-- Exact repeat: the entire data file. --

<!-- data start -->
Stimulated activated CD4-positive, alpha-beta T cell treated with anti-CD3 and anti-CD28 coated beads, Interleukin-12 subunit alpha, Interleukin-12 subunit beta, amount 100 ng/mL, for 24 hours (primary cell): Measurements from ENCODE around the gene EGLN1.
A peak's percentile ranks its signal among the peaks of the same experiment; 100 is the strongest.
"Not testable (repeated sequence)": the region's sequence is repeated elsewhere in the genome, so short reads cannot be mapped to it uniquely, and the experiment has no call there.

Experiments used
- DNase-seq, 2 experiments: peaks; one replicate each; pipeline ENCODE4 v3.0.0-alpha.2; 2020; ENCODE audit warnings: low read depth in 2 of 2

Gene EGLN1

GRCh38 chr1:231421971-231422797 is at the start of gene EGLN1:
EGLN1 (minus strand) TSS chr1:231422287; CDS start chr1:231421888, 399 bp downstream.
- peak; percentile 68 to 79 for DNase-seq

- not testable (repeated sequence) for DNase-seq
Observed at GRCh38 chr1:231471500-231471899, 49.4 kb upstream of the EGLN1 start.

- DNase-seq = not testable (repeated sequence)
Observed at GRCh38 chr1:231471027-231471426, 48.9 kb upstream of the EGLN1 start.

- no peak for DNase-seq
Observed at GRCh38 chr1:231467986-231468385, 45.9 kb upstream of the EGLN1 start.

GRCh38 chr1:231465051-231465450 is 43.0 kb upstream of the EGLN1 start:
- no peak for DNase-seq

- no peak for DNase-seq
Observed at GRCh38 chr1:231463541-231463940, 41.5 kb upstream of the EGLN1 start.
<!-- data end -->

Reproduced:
Stimulated activated CD4-positive, alpha-beta T cell treated with anti-CD3 and anti-CD28 coated beads, Interleukin-12 subunit alpha, Interleukin-12 subunit beta, amount 100 ng/mL, for 24 hours (primary cell): Measurements from ENCODE around the gene EGLN1.
A peak's percentile ranks its signal among the peaks of the same experiment; 100 is the strongest.
"Not testable (repeated sequence)": the region's sequence is repeated elsewhere in the genome, so short reads cannot be mapped to it uniquely, and the experiment has no call there.

Experiments used
- DNase-seq, 2 experiments: peaks; one replicate each; pipeline ENCODE4 v3.0.0-alpha.2; 2020; ENCODE audit warnings: low read depth in 2 of 2

Gene EGLN1

GRCh38 chr1:231421971-231422797 is at the start of gene EGLN1:
EGLN1 (minus strand) TSS chr1:231422287; CDS start chr1:231421888, 399 bp downstream.
- peak; percentile 68 to 79 for DNase-seq

- not testable (repeated sequence) for DNase-seq
Observed at GRCh38 chr1:231471500-231471899, 49.4 kb upstream of the EGLN1 start.

- DNase-seq = not testable (repeated sequence)
Observed at GRCh38 chr1:231471027-231471426, 48.9 kb upstream of the EGLN1 start.

- no peak for DNase-seq
Observed at GRCh38 chr1:231467986-231468385, 45.9 kb upstream of the EGLN1 start.

GRCh38 chr1:231465051-231465450 is 43.0 kb upstream of the EGLN1 start:
- no peak for DNase-seq

- no peak for DNase-seq
Observed at GRCh38 chr1:231463541-231463940, 41.5 kb upstream of the EGLN1 start.